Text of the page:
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Publication numberUS7574461 B1
Publication typeGrant
Application numberUS 11/322,176
Publication dateAug 11, 2009
Filing dateDec 28, 2005
Priority dateDec 28, 2005
Fee statusPaid
Publication number11322176, 322176, US 7574461 B1, US 7574461B1, US-B1-7574461, US7574461 B1, US7574461B1
InventorsPeter Armorer, Anselmo Barrero, Brian Gardner, Roger W. Kilday, Ken Owens, Yasemin Ugur Ozekinci, Suavek Zajac
Original AssigneeEmc Corporation
Export CitationBiBTeX, EndNote, RefMan
External Links: USPTO, USPTO Assignment, Espacenet
Dividing data for multi-thread backup
US 7574461 B1
Abstract
Performing a backup is disclosed. One or more directories at a lowest level in a file directory associated with a storage is identified. The identified lowest level directories are divided into one or more directory groups. The backup of the directory groups is performed using parallel threads until all directory groups have been backed up.
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Claims(25)
1. A method of performing a backup, comprising:
identifying one or more directories at a lowest level in a file directory associated with a storage using a processor, wherein the storage communicates with the processor via an interface, and wherein the file directory is constrained to grow in a balanced manner;
dividing the identified lowest level directories into one or more directory groups based at least in part on a determination that the total size of the identified lowest level directories is greater than a threshold size using a processor; and
performing the backup of the directory groups using parallel threads until all directory groups have been backed up using a processor, wherein the backup is performed without traversing the entire file directory and wherein the number of parallel threads used to perform the backup is determined using one or more of the following: a preconfigured value, a configuration value, a configuration preference, the number of lowest level directories that have been identified, and characteristics of one or more systems running the parallel threads.
2. A method as recited in claim 1, wherein the file directory includes a content storage area root directory.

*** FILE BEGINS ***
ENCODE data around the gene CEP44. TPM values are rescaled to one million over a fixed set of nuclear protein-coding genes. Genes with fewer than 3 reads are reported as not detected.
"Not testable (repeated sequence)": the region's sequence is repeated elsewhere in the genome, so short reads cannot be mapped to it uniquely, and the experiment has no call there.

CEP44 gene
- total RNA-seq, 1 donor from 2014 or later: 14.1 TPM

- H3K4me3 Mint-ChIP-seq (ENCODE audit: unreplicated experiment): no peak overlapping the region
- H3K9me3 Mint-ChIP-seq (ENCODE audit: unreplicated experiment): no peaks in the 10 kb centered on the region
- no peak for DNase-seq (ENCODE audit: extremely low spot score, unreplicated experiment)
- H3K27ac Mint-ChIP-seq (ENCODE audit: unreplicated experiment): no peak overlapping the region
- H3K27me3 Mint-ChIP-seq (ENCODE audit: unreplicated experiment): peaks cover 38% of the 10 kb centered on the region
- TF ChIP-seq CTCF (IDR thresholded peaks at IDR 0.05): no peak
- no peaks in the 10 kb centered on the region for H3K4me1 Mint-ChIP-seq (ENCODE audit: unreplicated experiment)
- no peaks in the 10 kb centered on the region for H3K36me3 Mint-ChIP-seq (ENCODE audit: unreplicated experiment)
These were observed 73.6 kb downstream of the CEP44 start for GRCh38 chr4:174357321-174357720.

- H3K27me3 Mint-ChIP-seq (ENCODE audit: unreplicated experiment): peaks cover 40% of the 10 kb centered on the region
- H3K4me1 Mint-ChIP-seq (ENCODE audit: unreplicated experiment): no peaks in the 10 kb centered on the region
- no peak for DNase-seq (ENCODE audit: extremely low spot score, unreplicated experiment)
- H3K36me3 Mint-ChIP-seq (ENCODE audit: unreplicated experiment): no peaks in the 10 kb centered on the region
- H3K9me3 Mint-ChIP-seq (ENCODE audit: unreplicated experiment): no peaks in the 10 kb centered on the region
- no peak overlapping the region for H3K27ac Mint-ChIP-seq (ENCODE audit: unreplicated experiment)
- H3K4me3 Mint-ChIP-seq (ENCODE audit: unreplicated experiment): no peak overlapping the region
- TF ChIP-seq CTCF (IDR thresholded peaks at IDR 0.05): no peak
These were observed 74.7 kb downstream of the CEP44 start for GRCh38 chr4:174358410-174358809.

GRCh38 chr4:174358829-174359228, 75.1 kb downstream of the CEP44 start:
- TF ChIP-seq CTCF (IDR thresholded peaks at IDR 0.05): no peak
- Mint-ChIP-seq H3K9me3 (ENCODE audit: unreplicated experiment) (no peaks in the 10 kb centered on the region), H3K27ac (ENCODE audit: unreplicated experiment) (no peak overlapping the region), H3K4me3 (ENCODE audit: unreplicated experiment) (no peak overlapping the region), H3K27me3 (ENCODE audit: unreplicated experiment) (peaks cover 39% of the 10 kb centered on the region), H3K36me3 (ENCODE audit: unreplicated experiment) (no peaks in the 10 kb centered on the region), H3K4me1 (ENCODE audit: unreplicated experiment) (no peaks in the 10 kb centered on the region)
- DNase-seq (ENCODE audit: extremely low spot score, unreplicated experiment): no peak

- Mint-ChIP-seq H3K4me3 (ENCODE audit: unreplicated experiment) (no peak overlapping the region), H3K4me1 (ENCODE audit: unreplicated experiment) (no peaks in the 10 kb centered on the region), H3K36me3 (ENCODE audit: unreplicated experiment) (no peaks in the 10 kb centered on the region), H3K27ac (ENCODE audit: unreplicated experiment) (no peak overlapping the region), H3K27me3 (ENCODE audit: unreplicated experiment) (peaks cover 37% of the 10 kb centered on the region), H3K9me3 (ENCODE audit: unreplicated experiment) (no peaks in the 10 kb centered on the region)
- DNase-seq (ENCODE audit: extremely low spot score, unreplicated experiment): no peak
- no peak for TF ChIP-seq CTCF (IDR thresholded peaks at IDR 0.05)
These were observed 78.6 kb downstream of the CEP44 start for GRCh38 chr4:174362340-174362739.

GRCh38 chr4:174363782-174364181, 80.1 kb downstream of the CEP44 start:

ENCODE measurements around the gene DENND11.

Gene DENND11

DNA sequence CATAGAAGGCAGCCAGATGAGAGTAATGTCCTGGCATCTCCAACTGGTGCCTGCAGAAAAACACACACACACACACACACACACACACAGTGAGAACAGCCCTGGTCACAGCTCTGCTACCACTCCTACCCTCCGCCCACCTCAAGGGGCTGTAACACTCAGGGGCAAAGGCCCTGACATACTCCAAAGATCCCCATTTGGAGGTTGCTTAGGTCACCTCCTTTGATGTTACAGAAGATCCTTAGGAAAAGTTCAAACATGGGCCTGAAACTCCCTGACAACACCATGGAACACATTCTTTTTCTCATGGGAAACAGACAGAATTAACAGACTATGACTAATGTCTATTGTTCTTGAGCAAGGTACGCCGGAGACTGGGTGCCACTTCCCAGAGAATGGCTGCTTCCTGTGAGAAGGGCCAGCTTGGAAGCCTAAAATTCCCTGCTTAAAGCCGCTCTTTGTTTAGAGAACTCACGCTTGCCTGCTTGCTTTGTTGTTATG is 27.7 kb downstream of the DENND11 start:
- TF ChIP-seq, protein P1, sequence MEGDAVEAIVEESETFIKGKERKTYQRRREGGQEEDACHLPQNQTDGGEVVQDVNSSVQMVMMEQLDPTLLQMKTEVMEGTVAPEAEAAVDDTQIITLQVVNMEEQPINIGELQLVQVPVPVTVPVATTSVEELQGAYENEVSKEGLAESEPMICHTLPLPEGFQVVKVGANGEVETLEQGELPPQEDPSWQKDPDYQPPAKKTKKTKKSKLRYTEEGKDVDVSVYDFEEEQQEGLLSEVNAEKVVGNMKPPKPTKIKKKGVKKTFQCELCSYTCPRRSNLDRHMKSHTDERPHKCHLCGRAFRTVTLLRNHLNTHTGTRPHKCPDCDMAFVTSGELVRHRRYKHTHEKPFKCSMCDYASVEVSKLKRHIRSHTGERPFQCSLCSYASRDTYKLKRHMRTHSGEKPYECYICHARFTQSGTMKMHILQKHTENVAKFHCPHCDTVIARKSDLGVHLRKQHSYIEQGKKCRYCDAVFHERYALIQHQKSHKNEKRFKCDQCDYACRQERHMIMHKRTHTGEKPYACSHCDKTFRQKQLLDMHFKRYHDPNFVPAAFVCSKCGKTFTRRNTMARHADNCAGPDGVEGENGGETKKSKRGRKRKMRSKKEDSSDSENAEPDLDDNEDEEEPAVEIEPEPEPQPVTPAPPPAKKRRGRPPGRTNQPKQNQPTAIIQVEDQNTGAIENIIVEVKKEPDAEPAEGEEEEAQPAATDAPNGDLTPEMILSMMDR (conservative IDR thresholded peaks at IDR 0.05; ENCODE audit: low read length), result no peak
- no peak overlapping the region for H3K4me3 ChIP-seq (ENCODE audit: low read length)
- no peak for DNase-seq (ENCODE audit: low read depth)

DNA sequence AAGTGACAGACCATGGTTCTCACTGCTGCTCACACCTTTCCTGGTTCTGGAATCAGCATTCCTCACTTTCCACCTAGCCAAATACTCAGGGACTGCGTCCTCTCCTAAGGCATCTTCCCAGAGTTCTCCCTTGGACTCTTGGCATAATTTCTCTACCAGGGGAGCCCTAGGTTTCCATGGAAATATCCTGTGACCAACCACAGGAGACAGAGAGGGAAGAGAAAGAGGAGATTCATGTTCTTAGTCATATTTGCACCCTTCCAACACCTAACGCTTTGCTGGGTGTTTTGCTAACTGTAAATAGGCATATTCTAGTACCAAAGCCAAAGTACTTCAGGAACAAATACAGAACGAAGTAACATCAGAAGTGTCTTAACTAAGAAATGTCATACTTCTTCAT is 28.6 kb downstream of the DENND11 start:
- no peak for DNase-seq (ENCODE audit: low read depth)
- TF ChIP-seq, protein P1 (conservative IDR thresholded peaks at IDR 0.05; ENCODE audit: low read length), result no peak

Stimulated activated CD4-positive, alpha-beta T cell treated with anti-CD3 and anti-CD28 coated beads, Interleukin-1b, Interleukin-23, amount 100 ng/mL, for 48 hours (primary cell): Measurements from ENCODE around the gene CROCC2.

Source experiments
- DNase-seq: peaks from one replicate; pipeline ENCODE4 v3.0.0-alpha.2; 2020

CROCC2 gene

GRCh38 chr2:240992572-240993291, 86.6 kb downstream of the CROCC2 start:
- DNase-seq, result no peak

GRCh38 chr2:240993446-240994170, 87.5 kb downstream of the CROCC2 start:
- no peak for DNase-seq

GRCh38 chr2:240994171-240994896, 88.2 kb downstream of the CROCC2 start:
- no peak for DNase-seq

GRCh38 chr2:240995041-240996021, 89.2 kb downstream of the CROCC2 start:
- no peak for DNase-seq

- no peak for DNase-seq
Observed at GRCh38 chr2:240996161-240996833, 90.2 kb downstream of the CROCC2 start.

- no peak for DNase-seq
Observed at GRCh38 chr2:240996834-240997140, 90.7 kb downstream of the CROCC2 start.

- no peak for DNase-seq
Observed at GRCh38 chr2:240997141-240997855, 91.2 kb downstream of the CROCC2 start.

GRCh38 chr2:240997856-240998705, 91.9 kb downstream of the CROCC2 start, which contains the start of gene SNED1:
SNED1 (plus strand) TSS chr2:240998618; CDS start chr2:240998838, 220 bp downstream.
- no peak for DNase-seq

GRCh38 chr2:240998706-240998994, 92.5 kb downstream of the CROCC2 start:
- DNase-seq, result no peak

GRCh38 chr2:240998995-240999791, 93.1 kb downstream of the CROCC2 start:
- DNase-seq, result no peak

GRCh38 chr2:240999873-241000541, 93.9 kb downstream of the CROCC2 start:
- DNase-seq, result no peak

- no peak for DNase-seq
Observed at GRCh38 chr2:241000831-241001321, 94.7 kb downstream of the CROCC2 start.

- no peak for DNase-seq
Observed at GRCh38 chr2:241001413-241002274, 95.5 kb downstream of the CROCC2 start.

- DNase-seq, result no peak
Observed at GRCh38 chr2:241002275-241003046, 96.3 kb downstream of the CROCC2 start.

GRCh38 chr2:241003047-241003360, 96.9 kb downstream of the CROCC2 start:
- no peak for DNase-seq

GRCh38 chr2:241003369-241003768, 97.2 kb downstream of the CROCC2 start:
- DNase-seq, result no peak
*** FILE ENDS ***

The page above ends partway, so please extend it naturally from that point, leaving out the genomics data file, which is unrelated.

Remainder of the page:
3. A method as recited in claim 1, wherein the amount of processing required to backup each directory groups is similar.
4. A method as recited in claim 1, wherein each of the parallel threads is associated with a different backup data stream.
5. A method as recited in claim 1, wherein the file directory is constrained to include a maximum, a minimum, or a specified number of subdirectories in a directory of the file directory.
6. A method as recited in claim 1, wherein the file directory is constrained to include a maximum, a minimum, or a specified number of subdirectory levels.
7. A method as recited in claim 1, wherein the file directory is constrained to include a maximum, a minimum, or a specified number of files in a directory of the file directory.
8. A method as recited in claim 1, wherein the file directory is constrained to only include content files in the lowest level directory.
9. A method as recited in claim 1, wherein each of the one or more directory groups is constrained to be less than, equal to, or less than or equal to a preconfigured or an indicated maximum size per workload group.
10. A method as recited in claim 9, wherein the size is associated with a maximum data size one of the parallel threads is configured to process, and the number of files is associated with a maximum number of files one of the parallel threads is configured to process.
11. A method as recited in claim 9, wherein the size is determined at least in part using one or more of the following: the number of the identified lowest level directories.
12. A method as recited in claim 1, wherein identifying the one or more directories at the lowest level includes identifying files and directories that have been modified or created since a previous backup.
13. A system for performing a backup, comprising:
a processor configured to
identify one or more directories at a lowest level in a file directory associated with a storage, wherein the file directory is constrained to grow in a balanced manner,
divide the identified lowest level directories into one or more directory group based at least in part on a determination that the total size of the identified lowest level directories is greater than a threshold size, and